Which Devil in Development? A Randomized Study of Citizen Actions Supporting Foreign Aid in Uganda

47 Pages Posted: 22 Aug 2012 Last revised: 14 May 2013

Helen V. Milner

Princeton University - Woodrow Wilson School of Public and International Affairs; Princeton University - Department of Political Science

Daniel L. Nielson

Brigham Young University

Michael Findley

Brigham Young University - Department of Political Science

Date Written: May 12, 2013

Abstract

Debate over the effectiveness of foreign aid has raged on despite a paucity of information about recipients’ actual views of development assistance, especially as citizens compare aid to domestic government programs. We argue that citizens may see foreign aid as an escape from clientelism because aid is less politicized than government programs, citizens trust donors more, and they support aid conditionality. They may also favor multilateral donors over bilateral donors for similar reasons. We test the argument with a randomized experiment on a subject pool of roughly 3,600 Ugandan citizens – to our knowledge the first nationally representative, large-n study of aid recipients. We randomly assigned the project funders – multilateral banks, bilateral donors, and a control implying the domestic government – for actual co-financed “pipeline” projects and invited citizens to sign a petition and send a text message in support. We find that citizens are significantly more willing to sign a petition or send a text message in favor of foreign aid projects compared to government programs. A companion survey to the experiment reveals evidence that citizens perceive aid as less prone to politicization. Some evidence suggests that Ugandans also see multilateral donors as superior to bilaterals. The findings suggest that recipients view foreign aid as relatively effective compared to domestic government programs.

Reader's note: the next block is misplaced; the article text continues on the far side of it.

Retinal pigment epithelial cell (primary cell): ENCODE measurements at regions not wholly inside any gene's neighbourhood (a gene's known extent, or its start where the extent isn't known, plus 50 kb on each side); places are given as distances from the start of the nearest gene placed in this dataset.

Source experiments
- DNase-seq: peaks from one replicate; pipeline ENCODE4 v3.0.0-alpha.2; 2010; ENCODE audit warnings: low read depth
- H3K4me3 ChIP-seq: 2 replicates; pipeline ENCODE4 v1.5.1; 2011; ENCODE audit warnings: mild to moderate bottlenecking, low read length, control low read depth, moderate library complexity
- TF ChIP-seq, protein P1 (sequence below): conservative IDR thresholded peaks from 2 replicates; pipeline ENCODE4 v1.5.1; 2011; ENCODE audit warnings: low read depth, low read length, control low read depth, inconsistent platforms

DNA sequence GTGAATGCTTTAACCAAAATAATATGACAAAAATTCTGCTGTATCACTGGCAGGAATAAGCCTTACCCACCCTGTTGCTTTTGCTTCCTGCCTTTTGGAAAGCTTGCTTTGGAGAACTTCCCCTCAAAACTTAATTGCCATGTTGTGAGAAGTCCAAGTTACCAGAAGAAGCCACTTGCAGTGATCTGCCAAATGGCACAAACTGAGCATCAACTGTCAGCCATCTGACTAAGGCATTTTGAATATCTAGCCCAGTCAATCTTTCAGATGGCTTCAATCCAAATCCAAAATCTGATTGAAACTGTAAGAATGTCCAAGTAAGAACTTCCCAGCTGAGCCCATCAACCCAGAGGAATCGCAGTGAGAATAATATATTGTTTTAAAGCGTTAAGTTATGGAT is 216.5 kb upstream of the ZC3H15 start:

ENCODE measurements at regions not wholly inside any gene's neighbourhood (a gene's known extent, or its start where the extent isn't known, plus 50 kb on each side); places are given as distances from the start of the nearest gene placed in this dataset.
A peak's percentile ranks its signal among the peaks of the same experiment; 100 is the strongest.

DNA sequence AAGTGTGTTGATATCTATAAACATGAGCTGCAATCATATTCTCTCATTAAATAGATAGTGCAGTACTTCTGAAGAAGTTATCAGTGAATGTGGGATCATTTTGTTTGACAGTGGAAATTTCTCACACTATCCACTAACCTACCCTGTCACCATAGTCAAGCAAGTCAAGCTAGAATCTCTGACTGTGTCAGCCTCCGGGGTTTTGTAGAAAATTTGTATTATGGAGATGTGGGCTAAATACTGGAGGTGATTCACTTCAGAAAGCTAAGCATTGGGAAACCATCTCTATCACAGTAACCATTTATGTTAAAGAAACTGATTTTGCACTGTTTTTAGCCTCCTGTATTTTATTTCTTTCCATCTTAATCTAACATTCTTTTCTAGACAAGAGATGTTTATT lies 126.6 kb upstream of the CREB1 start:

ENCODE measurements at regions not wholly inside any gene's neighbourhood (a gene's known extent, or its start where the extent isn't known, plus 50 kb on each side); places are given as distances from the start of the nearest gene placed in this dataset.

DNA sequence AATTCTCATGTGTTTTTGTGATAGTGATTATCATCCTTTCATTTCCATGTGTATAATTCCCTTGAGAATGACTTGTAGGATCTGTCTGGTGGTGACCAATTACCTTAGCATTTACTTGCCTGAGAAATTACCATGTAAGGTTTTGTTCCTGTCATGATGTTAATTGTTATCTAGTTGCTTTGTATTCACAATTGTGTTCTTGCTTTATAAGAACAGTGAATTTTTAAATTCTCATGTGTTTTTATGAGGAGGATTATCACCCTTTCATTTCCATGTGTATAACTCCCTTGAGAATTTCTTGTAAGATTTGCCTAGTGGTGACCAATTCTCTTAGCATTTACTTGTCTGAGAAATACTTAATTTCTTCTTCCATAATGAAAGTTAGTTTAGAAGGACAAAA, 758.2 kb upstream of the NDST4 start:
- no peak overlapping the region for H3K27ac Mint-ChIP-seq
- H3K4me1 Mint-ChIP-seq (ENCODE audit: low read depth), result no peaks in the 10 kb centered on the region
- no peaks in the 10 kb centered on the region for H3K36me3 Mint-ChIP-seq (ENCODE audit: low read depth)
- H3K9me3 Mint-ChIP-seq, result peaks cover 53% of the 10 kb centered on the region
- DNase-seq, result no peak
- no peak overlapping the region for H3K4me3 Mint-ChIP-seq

Keywords: foreign aid, development, international institutions, multilateralism, clientelism

Suggested Citation

Milner, Helen V. and Nielson, Daniel L. and Findley, Michael, Which Devil in Development? A Randomized Study of Citizen Actions Supporting Foreign Aid in Uganda (May 12, 2013). Available at SSRN: https://ssrn.com/abstract=2134409 or http://dx.doi.org/10.2139/ssrn.2134409

Helen V. Milner (Contact Author)

Princeton University - Woodrow Wilson School of Public and International Affairs ( email )

Princeton University
Princeton, NJ 08544-1021
United States

Princeton University - Department of Political Science ( email )

Corwin Hall
Princeton, NJ 08544-1013
United States
609-258-0181 (Phone)

Daniel L. Nielson

Brigham Young University ( email )

Provo, UT 84602
United States

Michael Findley

Brigham Young University - Department of Political Science ( email )

745 SWKT
Provo, UT 84602
United States
801.422.5317 (Phone)

HOME PAGE: http://politicalscience.byu.edu/faculty/mfindley/

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